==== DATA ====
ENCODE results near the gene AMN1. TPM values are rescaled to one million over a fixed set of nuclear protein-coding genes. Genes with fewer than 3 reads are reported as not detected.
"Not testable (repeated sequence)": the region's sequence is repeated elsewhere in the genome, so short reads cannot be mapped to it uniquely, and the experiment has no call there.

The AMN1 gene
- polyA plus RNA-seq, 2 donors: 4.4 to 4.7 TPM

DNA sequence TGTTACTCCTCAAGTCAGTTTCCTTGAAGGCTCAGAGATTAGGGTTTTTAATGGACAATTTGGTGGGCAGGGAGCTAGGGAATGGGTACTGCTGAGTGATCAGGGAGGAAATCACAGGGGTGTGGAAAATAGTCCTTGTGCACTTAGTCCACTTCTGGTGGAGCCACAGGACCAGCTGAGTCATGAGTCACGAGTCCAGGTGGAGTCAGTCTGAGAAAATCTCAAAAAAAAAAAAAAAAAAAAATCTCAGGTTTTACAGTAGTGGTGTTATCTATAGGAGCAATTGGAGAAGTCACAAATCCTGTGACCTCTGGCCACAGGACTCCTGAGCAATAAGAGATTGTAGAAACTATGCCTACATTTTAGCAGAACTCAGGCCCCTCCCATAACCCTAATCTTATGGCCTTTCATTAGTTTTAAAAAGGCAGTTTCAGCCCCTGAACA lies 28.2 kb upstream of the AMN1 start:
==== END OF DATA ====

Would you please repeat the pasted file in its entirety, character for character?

ENCODE results near the gene AMN1. TPM values are rescaled to one million over a fixed set of nuclear protein-coding genes. Genes with fewer than 3 reads are reported as not detected.
"Not testable (repeated sequence)": the region's sequence is repeated elsewhere in the genome, so short reads cannot be mapped to it uniquely, and the experiment has no call there.

The AMN1 gene
- polyA plus RNA-seq, 2 donors: 4.4 to 4.7 TPM

DNA sequence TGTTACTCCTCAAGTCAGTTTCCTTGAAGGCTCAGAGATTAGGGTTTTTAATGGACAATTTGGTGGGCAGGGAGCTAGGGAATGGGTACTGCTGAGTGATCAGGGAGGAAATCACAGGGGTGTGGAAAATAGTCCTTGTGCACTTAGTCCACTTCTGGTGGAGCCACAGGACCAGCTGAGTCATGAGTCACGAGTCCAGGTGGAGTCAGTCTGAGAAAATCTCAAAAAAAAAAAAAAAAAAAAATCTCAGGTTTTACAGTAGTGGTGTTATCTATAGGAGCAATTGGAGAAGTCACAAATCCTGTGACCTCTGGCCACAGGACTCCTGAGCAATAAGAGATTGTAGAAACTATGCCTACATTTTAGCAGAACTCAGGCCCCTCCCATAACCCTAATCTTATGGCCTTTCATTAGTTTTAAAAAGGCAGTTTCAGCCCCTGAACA lies 28.2 kb upstream of the AMN1 start: